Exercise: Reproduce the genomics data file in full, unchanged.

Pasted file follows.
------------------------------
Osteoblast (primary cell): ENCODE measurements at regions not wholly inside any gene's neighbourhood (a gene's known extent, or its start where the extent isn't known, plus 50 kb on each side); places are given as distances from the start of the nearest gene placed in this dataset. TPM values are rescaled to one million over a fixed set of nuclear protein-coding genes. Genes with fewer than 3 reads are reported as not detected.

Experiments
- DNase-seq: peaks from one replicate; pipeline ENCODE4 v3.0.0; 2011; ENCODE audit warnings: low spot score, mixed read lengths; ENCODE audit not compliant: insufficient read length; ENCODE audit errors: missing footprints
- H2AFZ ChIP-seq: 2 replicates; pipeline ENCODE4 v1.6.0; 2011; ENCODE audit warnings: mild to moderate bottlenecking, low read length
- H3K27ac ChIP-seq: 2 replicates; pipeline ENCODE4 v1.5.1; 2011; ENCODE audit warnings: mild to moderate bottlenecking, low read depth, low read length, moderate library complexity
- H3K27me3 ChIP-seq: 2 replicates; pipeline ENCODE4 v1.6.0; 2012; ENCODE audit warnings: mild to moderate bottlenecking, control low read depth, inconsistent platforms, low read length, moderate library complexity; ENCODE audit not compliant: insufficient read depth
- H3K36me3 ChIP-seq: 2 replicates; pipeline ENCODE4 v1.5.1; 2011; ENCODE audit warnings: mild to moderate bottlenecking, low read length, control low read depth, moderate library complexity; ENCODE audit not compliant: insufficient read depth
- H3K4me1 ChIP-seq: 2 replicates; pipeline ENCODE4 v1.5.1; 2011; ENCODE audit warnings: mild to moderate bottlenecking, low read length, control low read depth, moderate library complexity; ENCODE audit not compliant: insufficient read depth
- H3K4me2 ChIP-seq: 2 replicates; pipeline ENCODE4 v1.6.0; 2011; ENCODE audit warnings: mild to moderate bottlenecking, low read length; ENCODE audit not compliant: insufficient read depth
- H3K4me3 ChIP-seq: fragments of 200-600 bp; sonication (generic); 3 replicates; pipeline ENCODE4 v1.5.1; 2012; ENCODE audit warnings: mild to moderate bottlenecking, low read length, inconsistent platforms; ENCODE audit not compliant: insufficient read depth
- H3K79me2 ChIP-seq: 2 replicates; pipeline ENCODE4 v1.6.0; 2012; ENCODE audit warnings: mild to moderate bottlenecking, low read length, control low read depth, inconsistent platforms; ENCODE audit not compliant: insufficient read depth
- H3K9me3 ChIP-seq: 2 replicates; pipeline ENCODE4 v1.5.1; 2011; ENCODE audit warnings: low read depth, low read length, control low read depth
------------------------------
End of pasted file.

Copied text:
Osteoblast (primary cell): ENCODE measurements at regions not wholly inside any gene's neighbourhood (a gene's known extent, or its start where the extent isn't known, plus 50 kb on each side); places are given as distances from the start of the nearest gene placed in this dataset. TPM values are rescaled to one million over a fixed set of nuclear protein-coding genes. Genes with fewer than 3 reads are reported as not detected.

Experiments
- DNase-seq: peaks from one replicate; pipeline ENCODE4 v3.0.0; 2011; ENCODE audit warnings: low spot score, mixed read lengths; ENCODE audit not compliant: insufficient read length; ENCODE audit errors: missing footprints
- H2AFZ ChIP-seq: 2 replicates; pipeline ENCODE4 v1.6.0; 2011; ENCODE audit warnings: mild to moderate bottlenecking, low read length
- H3K27ac ChIP-seq: 2 replicates; pipeline ENCODE4 v1.5.1; 2011; ENCODE audit warnings: mild to moderate bottlenecking, low read depth, low read length, moderate library complexity
- H3K27me3 ChIP-seq: 2 replicates; pipeline ENCODE4 v1.6.0; 2012; ENCODE audit warnings: mild to moderate bottlenecking, control low read depth, inconsistent platforms, low read length, moderate library complexity; ENCODE audit not compliant: insufficient read depth
- H3K36me3 ChIP-seq: 2 replicates; pipeline ENCODE4 v1.5.1; 2011; ENCODE audit warnings: mild to moderate bottlenecking, low read length, control low read depth, moderate library complexity; ENCODE audit not compliant: insufficient read depth
- H3K4me1 ChIP-seq: 2 replicates; pipeline ENCODE4 v1.5.1; 2011; ENCODE audit warnings: mild to moderate bottlenecking, low read length, control low read depth, moderate library complexity; ENCODE audit not compliant: insufficient read depth
- H3K4me2 ChIP-seq: 2 replicates; pipeline ENCODE4 v1.6.0; 2011; ENCODE audit warnings: mild to moderate bottlenecking, low read length; ENCODE audit not compliant: insufficient read depth
- H3K4me3 ChIP-seq: fragments of 200-600 bp; sonication (generic); 3 replicates; pipeline ENCODE4 v1.5.1; 2012; ENCODE audit warnings: mild to moderate bottlenecking, low read length, inconsistent platforms; ENCODE audit not compliant: insufficient read depth
- H3K79me2 ChIP-seq: 2 replicates; pipeline ENCODE4 v1.6.0; 2012; ENCODE audit warnings: mild to moderate bottlenecking, low read length, control low read depth, inconsistent platforms; ENCODE audit not compliant: insufficient read depth
- H3K9me3 ChIP-seq: 2 replicates; pipeline ENCODE4 v1.5.1; 2011; ENCODE audit warnings: low read depth, low read length, control low read depth